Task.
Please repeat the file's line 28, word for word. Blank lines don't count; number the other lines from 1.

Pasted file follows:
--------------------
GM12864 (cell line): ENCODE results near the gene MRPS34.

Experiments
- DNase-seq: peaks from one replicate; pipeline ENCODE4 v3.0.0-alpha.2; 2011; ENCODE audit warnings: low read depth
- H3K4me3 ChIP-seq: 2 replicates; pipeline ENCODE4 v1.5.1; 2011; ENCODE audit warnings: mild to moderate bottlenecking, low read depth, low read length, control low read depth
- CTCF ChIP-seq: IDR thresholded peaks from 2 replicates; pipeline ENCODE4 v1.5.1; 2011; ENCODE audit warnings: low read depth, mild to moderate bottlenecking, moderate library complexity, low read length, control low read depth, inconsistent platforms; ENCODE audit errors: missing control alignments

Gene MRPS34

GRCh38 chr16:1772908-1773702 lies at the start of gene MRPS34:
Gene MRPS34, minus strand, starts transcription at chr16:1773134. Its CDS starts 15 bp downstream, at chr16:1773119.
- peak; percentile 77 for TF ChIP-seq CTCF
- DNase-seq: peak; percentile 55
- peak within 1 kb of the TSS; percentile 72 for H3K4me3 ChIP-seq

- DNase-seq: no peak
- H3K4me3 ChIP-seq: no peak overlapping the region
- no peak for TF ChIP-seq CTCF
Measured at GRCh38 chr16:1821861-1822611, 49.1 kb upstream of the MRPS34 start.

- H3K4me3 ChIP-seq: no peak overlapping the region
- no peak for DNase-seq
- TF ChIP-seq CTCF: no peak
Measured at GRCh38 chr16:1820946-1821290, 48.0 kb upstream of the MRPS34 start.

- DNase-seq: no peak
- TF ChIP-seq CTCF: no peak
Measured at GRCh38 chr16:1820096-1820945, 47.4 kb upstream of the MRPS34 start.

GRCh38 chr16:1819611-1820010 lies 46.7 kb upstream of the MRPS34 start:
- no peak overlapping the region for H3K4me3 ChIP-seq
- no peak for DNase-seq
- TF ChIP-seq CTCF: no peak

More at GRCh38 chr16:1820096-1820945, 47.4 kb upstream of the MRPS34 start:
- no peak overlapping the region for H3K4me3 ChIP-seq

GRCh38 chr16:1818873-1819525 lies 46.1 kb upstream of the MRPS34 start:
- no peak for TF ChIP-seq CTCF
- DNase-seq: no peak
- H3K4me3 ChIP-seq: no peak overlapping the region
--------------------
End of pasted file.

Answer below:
- no peak overlapping the region for H3K4me3 ChIP-seq